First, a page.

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DUBAI DUTY FREE IRISH OPEN HOSTED BY THE RORY FOUNDATION


July 5, 2017


Rory McIlroy


Portstewart, County Londonderry, Northern Ireland

MICHAEL GIBBONS: Rory, welcome. Massive week for you as always. Start us off with what you've been doing with the foundation this week.

RORY McILROY: Yeah, The Irish Open has become one of the biggest weeks in the year, not only for me, but for our foundation. We're able to raise a lot of money for worthy causes during this week, and that started last night with a great evening in Belfast with Pep. We were able to raise a lot of money for that.

Obviously I'm able to donate my prize money to the foundation, as well, with obviously with a $7 million prize fund is going to be substantial if I play any way decent. So that's good. It's an added bonus that The European Tour Foundation ha pledged £100,000 to the foundation, as well.

It's fantastic that we're able to, we have been able to -- the foundation, myself along with The European Tour been able to raise the profile of this event from where it was a few years ago to what it is now; but at the same time, being able to help all these worthy causes. We raised over a million Euros last year and hopefully we can do the same this year.

Q. Can you tell us a little bit about your friendship with Pep and how it started?
RORY McILROY: Yeah, I was good friends with him, and then he picked the City job, so I don't know (chuckle). But no, my relationship with Pep started at The Ryder Cup in 2012. He was there. That was sort of his sabbatical year from management. He loves his golf. He went to the Masters that year. Went to The Ryder Cup. Struck up a bit of a relationship.

Actually Pep and my dad, basically, walked all three days together and my dad is a huge City fan at that time he was asking, Pep, when are you going to come manage City, and obviously he got his wish four years later I guess. That's how it started.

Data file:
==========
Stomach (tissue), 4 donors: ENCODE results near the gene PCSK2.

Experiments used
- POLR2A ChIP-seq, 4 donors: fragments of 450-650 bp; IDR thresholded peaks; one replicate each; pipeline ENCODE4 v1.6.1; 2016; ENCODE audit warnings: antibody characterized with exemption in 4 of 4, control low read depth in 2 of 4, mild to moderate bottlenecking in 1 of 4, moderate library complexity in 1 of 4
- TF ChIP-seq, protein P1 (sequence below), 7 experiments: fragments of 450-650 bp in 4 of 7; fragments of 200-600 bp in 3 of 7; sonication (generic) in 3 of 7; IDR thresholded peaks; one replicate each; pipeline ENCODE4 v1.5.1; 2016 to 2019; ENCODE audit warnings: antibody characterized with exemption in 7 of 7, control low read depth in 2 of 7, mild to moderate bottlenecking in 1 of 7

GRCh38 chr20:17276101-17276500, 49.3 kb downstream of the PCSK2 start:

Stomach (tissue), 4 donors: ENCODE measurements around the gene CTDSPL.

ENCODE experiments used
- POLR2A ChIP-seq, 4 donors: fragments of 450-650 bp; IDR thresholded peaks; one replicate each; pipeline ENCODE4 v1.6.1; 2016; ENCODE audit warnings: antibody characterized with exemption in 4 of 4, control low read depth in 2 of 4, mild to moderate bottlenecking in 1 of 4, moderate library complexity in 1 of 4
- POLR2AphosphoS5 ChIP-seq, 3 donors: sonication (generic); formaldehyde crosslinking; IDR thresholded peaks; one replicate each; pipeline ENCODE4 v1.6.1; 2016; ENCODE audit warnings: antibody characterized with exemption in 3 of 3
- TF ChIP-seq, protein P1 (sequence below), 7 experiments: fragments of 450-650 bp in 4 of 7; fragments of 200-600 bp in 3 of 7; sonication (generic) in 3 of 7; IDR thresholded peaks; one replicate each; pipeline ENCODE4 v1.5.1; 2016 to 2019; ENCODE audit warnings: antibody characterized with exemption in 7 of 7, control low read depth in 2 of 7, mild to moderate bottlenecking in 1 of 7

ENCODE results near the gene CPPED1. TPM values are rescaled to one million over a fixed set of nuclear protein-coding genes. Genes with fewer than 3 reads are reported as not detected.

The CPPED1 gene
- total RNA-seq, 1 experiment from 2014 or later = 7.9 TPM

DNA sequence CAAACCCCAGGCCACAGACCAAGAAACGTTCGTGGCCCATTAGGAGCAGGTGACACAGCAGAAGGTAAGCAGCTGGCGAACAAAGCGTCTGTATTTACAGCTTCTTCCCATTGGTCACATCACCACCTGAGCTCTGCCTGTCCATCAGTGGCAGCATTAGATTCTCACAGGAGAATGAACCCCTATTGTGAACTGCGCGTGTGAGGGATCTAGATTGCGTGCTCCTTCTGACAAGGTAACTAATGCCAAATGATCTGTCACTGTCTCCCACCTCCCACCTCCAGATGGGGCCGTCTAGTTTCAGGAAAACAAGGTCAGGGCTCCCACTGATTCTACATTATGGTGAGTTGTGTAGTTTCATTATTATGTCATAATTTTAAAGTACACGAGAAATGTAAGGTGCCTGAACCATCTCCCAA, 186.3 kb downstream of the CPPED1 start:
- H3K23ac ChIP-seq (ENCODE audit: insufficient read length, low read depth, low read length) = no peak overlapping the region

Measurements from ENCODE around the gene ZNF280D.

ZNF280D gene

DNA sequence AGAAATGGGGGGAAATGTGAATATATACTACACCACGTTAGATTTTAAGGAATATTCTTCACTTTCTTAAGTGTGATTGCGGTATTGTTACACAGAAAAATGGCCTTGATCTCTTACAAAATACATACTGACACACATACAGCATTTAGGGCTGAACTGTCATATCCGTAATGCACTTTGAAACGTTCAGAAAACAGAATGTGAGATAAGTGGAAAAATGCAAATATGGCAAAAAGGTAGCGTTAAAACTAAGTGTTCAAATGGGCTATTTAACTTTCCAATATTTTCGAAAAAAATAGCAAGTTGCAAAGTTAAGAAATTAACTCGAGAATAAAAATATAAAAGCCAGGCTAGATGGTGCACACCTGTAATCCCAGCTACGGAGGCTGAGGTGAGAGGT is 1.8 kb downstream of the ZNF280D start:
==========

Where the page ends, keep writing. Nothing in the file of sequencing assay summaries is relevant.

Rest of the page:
Then I caught up with him sort of in March or April this year. I actually used a facility, the Manchester Institute of Health and Performance, to do some testing, and it's right beside's City's training grounds. So I caught up for lunch with him and asked if he would come over; we would love to have him and to play in the Pro-Am and obviously to have a chat last night, which he did. He's very generous with his time.

I think everyone enjoyed it. He told some great stories and it was a great night for, as I said, a very worthy cause and we're very grateful for him to coming over and doing that.

Q. He's not converted you into a City fan just yet?
RORY McILROY: No, definitely not. My dad is a City fan. That's as far as it will go in our house.

Q. With all you've got going on this week, how important is it for you personally to defend this trophy?
RORY McILROY: Yeah, I'm very proud to be sitting here as defending champion. You know, The Irish Open is a title I've wanted to win since I was a young boy, and to realise that dream last year was very special. Not only because of just winning, but in the fashion that I won, and it was definitely one of the highlights of my golfing career.

You know, it will be great to have a chance to defend it again this year, and I feel like I'm playing well enough to be able to have a chance. Looking forward to the week.

Q. Graeme McDowell yesterday told us yesterday he's back at his mom and dad's; what's your plan this week?
RORY McILROY: Fortunately I have a place of my own here, so I don't have to stay with my mom and dad, even though I did go to their house a couple of nights ago for dinner. That was nice of my mom to cook that. It's just over an hour drive from Holywood to here. So I stayed, obviously was in Belfast last night, stayed at home. But I'll stay up here for at least a couple of nights, depending on how I play over the next couple of days. If I have a late tee time on Saturday, I'll probably head home for the night on Friday.

Depends; if I play well enough, I'll have the home comforts, but if not and I have early tee times, I'll stay up here.

Q. The change of date, moving this to July, how much do you think that can help you as a launchpad?
RORY McILROY: Yeah, it's fantastic to get the date. I think it's been one of the biggest achievements of this whole journey in the last few years of The Irish Open is being able to get a better date. Look, the weather is always going to be unreliable in this country.